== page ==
How many surgeons, doctors, nurses, technicians and others does it take to provide complete orthopedic care?

Orthopedists/ orthopedic surgeons "Orthopedics is the medical specialty that focuses on injuries and diseases of your body's musculoskeletal system," according to the American Academy of Orthopaedic Surgeons. 

Pediatric orthopedic surgeons Parents may turn to pediatric orthopedic surgeons, who specialize in treating children.

Musculoskeletal radiologists It's not just about X-rays. Clear, high-resolution images of ailing joints – hips, knees, ankles, feet, shoulders, elbows, wrists or hands – are important diagnostic tools for the orthopedic team.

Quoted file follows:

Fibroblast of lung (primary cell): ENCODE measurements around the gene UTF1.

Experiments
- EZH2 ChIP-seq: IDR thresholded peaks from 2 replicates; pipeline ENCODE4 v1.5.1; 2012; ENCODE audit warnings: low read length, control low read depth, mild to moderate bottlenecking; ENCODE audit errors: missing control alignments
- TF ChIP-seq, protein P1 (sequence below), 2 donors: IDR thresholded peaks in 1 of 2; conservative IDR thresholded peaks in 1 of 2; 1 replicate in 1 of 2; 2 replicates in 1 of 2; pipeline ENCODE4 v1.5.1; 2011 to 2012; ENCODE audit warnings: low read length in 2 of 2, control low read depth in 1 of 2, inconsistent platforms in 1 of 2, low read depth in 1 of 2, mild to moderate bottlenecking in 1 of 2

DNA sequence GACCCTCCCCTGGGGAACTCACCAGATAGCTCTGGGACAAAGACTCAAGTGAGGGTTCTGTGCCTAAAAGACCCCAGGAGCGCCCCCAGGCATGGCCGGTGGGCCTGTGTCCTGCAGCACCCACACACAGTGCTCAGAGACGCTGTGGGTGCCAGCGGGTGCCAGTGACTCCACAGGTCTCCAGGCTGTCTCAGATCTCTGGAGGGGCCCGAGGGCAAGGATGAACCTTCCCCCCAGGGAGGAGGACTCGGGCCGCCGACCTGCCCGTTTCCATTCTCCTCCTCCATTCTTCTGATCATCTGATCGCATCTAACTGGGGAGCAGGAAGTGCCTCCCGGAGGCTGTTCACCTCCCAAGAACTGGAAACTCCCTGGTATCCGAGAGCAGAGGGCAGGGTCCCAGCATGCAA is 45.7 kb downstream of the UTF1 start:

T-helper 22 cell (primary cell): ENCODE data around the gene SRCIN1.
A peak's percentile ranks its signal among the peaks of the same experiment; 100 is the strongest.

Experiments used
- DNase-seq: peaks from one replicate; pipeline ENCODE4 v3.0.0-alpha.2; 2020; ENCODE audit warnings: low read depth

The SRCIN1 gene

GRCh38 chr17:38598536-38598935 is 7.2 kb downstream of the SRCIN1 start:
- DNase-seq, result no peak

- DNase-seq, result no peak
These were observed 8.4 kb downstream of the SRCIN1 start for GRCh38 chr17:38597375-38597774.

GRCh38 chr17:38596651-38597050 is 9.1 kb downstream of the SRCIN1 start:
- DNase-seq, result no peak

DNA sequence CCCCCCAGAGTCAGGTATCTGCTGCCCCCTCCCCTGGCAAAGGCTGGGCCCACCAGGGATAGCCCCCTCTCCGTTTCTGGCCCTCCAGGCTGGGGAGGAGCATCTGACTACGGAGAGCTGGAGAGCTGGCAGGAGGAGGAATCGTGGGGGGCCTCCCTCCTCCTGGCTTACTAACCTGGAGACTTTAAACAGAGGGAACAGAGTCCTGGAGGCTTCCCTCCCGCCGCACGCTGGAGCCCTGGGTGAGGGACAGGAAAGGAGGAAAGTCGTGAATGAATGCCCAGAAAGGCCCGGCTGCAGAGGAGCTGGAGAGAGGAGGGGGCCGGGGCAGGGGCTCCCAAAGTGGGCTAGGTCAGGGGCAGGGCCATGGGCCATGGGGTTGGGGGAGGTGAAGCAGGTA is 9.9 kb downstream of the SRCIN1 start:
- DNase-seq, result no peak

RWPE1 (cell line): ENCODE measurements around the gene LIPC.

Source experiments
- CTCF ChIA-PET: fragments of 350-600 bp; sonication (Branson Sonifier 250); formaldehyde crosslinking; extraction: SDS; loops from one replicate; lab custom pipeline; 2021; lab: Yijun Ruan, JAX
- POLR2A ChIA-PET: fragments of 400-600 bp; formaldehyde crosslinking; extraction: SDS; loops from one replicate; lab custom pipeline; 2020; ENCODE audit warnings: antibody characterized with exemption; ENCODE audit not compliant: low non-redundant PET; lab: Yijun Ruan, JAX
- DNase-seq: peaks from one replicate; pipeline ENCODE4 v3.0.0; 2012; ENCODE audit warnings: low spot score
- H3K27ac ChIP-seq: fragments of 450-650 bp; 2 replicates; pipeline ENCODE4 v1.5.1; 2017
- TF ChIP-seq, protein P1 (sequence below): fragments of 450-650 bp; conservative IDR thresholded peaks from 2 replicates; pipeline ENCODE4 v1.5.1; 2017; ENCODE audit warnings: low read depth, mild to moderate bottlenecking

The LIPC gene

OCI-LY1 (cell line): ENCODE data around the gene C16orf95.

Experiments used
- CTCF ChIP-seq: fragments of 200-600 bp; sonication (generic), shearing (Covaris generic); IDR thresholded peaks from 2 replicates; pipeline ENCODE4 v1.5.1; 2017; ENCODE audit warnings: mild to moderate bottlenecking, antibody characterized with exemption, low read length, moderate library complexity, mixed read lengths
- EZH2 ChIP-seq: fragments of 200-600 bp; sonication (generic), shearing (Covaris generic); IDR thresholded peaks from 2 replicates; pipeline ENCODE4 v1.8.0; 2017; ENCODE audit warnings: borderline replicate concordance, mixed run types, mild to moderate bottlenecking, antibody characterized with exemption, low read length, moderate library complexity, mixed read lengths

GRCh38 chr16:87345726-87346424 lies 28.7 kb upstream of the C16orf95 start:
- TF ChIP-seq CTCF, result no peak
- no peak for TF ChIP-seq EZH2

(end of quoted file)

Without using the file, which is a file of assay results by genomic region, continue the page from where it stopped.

Rheumatologists Joint and muscle pain span medical specialities. It's not always clear whether you should see an orthopedist or a rheumatologist, a specialist who diagnoses and treats joint, connective tissue, and soft tissue illnesses.

Orthodontists Plaster or synthetic casts must be correctly put and fitted to heal. According to the National Association of Orthopaedic Technologists, an orthopaedic tech can fit walkers, crutches, and canes.

Child life specialists For a child having a serious orthopedic procedure such as spinal fusion surgery to treat scoliosis, the preoperative and in-hospital recovery periods can be painful, anxious and tedious.

Orthopedic nurses Before you even check into the hospital for a joint replacement or other procedure, orthopedic nurses are on the case.